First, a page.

Judge denies Hamadeh’s election contest, affirms Mayes’ win

Judge denies Hamadeh’s election contest, affirms Mayes’ win

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Republican Abe Hamadeh, candidate for Arizona Attorney General, speaks with the media after a televised debate against Democrat Kris Mayes on Sept. 28. The last election contest by Hamadeh went to trial on Dec. 23, and a judge denied Hamadeh’s petition, affirming Kris Mayes’ win in the attorney general race. (AP Photo/Ross D. Franklin)

The last election contest by failed attorney general candidate Abraham Hamadeh went to trial this morning and a judge denied his petition, affirming Kris Mayes’ win. Like Kari Lake, Hamadeh had to meet a high burden of proof to flip the election in his favor.   

Unlike Lake, who was the Republican nominee for governor, fellow Republican Hamadeh had a much smaller margin of votes to argue.  

Hamadeh’s race, which he lost to Democrat Kris Mayes, came down to 511 ballots. But Hamadeh’s attorney conceded they did not have the 511 votes required.  

“If you extrapolate the numbers, it’s not going to get us to 511 votes,” Tim La Sota said. “We concede that.” 

And Judge Lee Jantzen of Mohave County agreed, denying the petition and affirming that Mayes won last month’s election from the bench.  

“Bottom line is you just haven’t proven your case,” Jantzen said. 

In Hamadeh’s case, Jantzen allowed four counts to go to trial dealing with allegations regarding provisional votes, ballot duplication errors, ballot adjudication errors and claims that some voters were not allowed to cast a ballot because poll workers did not check them out correctly at a polling place that experienced printer problems.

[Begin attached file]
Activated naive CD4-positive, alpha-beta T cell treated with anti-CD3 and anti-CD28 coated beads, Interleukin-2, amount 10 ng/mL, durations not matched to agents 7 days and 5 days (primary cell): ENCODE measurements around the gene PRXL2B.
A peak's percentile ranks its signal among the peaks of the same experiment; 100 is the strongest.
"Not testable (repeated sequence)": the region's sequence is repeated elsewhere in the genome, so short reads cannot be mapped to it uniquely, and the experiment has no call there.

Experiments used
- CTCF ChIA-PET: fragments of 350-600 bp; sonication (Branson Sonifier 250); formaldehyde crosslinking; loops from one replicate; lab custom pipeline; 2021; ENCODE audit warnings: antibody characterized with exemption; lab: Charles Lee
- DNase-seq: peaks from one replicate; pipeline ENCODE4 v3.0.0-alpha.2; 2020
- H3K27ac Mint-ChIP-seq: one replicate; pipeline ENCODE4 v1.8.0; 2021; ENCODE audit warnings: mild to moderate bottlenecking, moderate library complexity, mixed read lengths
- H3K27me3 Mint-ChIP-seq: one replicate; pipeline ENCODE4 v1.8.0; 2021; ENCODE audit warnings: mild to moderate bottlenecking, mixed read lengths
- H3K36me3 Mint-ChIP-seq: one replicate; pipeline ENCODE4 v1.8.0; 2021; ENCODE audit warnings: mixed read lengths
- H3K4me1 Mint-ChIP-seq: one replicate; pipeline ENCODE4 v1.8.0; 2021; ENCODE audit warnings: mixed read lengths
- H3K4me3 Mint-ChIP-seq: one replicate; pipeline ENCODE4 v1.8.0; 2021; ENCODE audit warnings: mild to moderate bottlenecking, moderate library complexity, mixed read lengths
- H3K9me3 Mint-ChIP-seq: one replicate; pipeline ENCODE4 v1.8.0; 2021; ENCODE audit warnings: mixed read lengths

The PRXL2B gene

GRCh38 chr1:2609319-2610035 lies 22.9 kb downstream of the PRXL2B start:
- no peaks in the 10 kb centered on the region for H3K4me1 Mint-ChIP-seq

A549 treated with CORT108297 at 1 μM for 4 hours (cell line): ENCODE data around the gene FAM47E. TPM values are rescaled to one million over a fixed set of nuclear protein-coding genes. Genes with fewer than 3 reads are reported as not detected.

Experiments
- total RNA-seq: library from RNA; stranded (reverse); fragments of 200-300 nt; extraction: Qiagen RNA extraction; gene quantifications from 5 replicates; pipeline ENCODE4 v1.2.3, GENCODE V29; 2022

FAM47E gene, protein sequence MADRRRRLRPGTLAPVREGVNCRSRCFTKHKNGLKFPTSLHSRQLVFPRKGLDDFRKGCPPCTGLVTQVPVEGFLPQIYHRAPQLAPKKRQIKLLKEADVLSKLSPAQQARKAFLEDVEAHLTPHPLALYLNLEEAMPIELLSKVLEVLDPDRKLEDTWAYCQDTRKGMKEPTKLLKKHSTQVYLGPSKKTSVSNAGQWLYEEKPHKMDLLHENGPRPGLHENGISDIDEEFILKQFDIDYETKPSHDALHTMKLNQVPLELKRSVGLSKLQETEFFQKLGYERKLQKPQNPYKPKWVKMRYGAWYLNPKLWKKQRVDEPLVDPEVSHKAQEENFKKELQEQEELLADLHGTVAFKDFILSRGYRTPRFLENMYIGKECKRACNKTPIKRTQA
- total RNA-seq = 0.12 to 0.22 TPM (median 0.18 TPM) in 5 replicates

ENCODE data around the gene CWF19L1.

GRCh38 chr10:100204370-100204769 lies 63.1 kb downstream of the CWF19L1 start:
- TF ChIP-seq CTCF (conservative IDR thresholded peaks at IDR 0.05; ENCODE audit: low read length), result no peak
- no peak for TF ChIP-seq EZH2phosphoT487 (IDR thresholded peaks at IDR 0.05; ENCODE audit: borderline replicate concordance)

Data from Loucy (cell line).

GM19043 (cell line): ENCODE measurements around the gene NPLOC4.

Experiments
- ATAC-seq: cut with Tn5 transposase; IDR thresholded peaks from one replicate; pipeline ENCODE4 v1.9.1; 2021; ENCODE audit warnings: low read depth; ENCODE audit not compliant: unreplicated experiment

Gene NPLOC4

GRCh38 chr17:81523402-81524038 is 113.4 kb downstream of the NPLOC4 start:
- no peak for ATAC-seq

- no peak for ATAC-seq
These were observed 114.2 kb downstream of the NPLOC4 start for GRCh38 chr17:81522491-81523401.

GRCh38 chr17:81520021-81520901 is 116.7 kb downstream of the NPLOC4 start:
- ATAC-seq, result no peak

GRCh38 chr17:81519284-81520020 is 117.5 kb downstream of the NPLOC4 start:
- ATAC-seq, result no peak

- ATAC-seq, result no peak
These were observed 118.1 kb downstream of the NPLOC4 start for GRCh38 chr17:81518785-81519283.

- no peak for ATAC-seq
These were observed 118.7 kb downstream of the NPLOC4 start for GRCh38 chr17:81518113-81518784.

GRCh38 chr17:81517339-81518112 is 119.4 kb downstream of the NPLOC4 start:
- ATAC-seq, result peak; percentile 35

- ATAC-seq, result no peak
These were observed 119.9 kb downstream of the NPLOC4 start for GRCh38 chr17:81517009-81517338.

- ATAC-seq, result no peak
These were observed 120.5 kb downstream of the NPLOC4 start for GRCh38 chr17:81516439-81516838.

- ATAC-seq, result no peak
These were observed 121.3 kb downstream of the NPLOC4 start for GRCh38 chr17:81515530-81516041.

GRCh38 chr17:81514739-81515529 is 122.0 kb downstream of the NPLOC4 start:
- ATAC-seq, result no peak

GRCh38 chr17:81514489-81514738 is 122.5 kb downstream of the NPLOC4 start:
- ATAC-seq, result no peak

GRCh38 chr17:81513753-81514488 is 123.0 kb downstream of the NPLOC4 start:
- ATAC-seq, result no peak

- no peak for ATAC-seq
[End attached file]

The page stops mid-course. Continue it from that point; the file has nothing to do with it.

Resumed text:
Judge Jantzen dismissed a fifth count alleging the county improperly counted some early ballots with incorrect signatures. 

La Sota all but left most of the counts behind in trial this morning, claiming lack of evidence and need for more discovery.  

The evidence he did bring, showing undervotes for both candidates were improperly adjudicated, was not enough to push Hamadeh to victory.  

Heidi Grande, representative for Hamadeh, took the stand this morning and said she had looked at about 2,600 ballots yesterday from Maricopa County.  

She found mistakes but only a handful she believed to be for Hamadeh and another few for Mayes. 

Grande only found about six ballots she believes were in favor of Hamadeh and three votes in favor of Mayes.  

Scott Jarrett, elections director for Maricopa County, was called as a witness for the county, and discussed the process with adjudication boards and undervotes. 

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Democrat Kris Mayes smiles prior to a televised debate on Sept. 28 against Republican Abe Hamadeh ahead of the race for attorney general. Mayes defeated Hamadeh in last month’s election. (AP Photo/Ross D. Franklin)

La Sota did get Jarrett to acknowledge a few of the undervote ballots should have been in Hamadeh’s favor.  

But Joseph LaRue, attorney for Maricopa County, argued in closing the undervote adjudication process is “subjective.”   

In closing arguments, La Sota argued the sample was not big enough and maintained there was “no dispute” the six incorrectly filled in ballots were intended votes for Hamadeh.  

“This business about there being no facts, no evidence, no nothing, it is just a bunch of bologna,” La Sota said. “It clearly shows a trend in favor of Mr. Hamadeh.” 

Dan Barr, attorney for Mayes, called the case a “gigantic waste of time” and called for sanctions against Hamadeh’s lawyers.  

Andy Gaona, attorney for Secretary of State Katie Hobbs, said “enough is enough.”  

“I don’t think that because an election contest fails that we can categorically dismiss it as a waste of time,” La Sota said.  

La Sota ultimately claimed he did not receive sufficient evidence to argue the case. And he requested the court adjust the counts to reflect the few errors his team found.  

“Sounds simple enough but it’s just not how election contests should work,” Jantzen said.  

Jantzen denied the petition and ruled against Hamadeh. The recount in the attorney general race is set to finish up by Dec. 29.